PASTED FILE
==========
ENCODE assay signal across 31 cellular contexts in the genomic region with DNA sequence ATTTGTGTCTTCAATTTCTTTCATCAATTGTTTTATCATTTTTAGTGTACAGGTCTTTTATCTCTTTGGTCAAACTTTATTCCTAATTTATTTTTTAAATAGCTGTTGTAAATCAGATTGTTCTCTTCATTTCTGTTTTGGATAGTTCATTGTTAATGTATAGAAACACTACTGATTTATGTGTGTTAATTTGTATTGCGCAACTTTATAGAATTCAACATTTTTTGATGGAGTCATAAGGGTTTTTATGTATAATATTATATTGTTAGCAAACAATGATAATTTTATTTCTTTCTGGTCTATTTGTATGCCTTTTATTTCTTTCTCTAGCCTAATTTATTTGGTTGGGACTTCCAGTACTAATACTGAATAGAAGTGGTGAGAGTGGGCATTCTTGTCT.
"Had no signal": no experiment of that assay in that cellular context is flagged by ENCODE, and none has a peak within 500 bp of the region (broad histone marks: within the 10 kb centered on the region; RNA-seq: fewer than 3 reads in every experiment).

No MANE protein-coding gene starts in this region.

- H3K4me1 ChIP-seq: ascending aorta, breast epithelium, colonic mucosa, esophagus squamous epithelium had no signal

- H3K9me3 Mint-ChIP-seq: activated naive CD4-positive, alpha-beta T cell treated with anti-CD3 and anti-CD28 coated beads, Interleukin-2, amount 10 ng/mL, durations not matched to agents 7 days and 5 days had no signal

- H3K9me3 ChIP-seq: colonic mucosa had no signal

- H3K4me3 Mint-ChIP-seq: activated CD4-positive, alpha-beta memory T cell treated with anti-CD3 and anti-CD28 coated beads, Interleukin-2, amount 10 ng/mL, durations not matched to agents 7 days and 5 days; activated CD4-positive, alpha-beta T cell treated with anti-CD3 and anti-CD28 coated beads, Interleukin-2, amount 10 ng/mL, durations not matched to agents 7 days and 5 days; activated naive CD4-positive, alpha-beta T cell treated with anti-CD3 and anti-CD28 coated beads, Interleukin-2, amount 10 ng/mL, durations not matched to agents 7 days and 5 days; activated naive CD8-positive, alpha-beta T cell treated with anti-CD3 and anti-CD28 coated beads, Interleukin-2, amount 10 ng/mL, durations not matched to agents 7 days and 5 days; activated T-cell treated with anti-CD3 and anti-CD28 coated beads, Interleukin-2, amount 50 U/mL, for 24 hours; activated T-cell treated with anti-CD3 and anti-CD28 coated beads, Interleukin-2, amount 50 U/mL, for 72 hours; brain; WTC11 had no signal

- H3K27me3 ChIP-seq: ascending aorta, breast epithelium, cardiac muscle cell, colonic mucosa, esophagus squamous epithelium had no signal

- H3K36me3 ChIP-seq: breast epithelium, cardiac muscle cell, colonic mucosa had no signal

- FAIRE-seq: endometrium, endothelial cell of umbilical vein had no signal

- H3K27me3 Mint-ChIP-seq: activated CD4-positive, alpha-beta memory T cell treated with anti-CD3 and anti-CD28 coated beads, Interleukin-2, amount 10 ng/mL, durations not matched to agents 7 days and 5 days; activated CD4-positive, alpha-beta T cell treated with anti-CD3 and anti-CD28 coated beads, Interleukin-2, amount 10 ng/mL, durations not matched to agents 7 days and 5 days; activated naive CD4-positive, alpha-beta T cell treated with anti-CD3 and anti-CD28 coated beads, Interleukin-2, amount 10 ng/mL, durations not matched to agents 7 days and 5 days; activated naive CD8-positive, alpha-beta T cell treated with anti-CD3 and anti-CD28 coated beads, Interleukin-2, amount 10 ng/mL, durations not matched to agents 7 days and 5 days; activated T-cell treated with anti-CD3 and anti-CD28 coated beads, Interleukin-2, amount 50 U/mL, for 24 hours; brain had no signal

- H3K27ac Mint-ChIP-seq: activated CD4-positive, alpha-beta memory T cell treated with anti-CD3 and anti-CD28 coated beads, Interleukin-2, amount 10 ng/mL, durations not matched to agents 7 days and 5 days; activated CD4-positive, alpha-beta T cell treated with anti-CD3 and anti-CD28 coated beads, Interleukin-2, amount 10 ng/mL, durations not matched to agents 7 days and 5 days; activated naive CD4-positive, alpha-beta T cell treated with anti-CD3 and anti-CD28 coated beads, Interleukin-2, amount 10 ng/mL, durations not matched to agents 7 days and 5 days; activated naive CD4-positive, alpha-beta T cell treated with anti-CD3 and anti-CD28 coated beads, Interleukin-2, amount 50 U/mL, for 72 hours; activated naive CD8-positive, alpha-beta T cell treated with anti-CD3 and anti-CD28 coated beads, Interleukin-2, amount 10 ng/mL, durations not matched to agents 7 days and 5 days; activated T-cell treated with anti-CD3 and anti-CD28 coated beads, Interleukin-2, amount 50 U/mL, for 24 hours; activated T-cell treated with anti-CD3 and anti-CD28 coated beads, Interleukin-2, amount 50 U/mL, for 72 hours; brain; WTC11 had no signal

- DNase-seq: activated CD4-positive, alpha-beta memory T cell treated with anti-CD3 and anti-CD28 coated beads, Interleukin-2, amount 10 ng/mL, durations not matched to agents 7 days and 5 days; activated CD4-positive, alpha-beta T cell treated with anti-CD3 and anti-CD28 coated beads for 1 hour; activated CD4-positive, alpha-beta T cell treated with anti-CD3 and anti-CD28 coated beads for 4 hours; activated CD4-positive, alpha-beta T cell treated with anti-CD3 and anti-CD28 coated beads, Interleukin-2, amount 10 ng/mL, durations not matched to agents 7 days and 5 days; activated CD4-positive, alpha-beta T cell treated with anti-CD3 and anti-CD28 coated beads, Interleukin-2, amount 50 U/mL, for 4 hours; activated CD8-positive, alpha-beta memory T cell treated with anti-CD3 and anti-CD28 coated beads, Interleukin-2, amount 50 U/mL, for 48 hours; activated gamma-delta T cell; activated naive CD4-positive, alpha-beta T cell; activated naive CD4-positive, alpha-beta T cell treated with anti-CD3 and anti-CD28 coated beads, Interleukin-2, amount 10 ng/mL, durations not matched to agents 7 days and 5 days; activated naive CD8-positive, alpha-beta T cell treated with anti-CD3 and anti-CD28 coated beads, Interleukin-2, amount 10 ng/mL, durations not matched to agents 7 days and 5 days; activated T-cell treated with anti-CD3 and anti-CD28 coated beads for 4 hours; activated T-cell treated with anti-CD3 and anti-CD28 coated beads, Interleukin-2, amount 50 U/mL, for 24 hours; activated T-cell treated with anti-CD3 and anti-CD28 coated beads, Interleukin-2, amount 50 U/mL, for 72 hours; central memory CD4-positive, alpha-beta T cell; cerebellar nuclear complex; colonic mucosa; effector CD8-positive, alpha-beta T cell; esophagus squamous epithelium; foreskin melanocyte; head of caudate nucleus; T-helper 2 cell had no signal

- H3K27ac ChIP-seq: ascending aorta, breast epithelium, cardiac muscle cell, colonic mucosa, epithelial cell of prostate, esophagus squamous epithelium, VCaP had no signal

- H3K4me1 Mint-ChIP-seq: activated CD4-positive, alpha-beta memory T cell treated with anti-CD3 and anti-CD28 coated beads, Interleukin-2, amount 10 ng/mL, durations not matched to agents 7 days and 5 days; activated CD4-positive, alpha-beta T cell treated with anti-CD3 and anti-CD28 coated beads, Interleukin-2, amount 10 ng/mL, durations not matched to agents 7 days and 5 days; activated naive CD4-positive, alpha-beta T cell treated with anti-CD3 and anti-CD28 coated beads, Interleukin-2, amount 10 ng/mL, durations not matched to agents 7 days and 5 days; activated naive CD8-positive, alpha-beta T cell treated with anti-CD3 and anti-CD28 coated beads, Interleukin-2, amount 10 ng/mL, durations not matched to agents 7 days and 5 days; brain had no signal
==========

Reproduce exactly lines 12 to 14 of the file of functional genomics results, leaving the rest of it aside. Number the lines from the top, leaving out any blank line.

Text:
- H3K27ac Mint-ChIP-seq: activated CD4-positive, alpha-beta memory T cell treated with anti-CD3 and anti-CD28 coated beads, Interleukin-2, amount 10 ng/mL, durations not matched to agents 7 days and 5 days; activated CD4-positive, alpha-beta T cell treated with anti-CD3 and anti-CD28 coated beads, Interleukin-2, amount 10 ng/mL, durations not matched to agents 7 days and 5 days; activated naive CD4-positive, alpha-beta T cell treated with anti-CD3 and anti-CD28 coated beads, Interleukin-2, amount 10 ng/mL, durations not matched to agents 7 days and 5 days; activated naive CD4-positive, alpha-beta T cell treated with anti-CD3 and anti-CD28 coated beads, Interleukin-2, amount 50 U/mL, for 72 hours; activated naive CD8-positive, alpha-beta T cell treated with anti-CD3 and anti-CD28 coated beads, Interleukin-2, amount 10 ng/mL, durations not matched to agents 7 days and 5 days; activated T-cell treated with anti-CD3 and anti-CD28 coated beads, Interleukin-2, amount 50 U/mL, for 24 hours; activated T-cell treated with anti-CD3 and anti-CD28 coated beads, Interleukin-2, amount 50 U/mL, for 72 hours; brain; WTC11 had no signal

- DNase-seq: activated CD4-positive, alpha-beta memory T cell treated with anti-CD3 and anti-CD28 coated beads, Interleukin-2, amount 10 ng/mL, durations not matched to agents 7 days and 5 days; activated CD4-positive, alpha-beta T cell treated with anti-CD3 and anti-CD28 coated beads for 1 hour; activated CD4-positive, alpha-beta T cell treated with anti-CD3 and anti-CD28 coated beads for 4 hours; activated CD4-positive, alpha-beta T cell treated with anti-CD3 and anti-CD28 coated beads, Interleukin-2, amount 10 ng/mL, durations not matched to agents 7 days and 5 days; activated CD4-positive, alpha-beta T cell treated with anti-CD3 and anti-CD28 coated beads, Interleukin-2, amount 50 U/mL, for 4 hours; activated CD8-positive, alpha-beta memory T cell treated with anti-CD3 and anti-CD28 coated beads, Interleukin-2, amount 50 U/mL, for 48 hours; activated gamma-delta T cell; activated naive CD4-positive, alpha-beta T cell; activated naive CD4-positive, alpha-beta T cell treated with anti-CD3 and anti-CD28 coated beads, Interleukin-2, amount 10 ng/mL, durations not matched to agents 7 days and 5 days; activated naive CD8-positive, alpha-beta T cell treated with anti-CD3 and anti-CD28 coated beads, Interleukin-2, amount 10 ng/mL, durations not matched to agents 7 days and 5 days; activated T-cell treated with anti-CD3 and anti-CD28 coated beads for 4 hours; activated T-cell treated with anti-CD3 and anti-CD28 coated beads, Interleukin-2, amount 50 U/mL, for 24 hours; activated T-cell treated with anti-CD3 and anti-CD28 coated beads, Interleukin-2, amount 50 U/mL, for 72 hours; central memory CD4-positive, alpha-beta T cell; cerebellar nuclear complex; colonic mucosa; effector CD8-positive, alpha-beta T cell; esophagus squamous epithelium; foreskin melanocyte; head of caudate nucleus; T-helper 2 cell had no signal

- H3K27ac ChIP-seq: ascending aorta, breast epithelium, cardiac muscle cell, colonic mucosa, epithelial cell of prostate, esophagus squamous epithelium, VCaP had no signal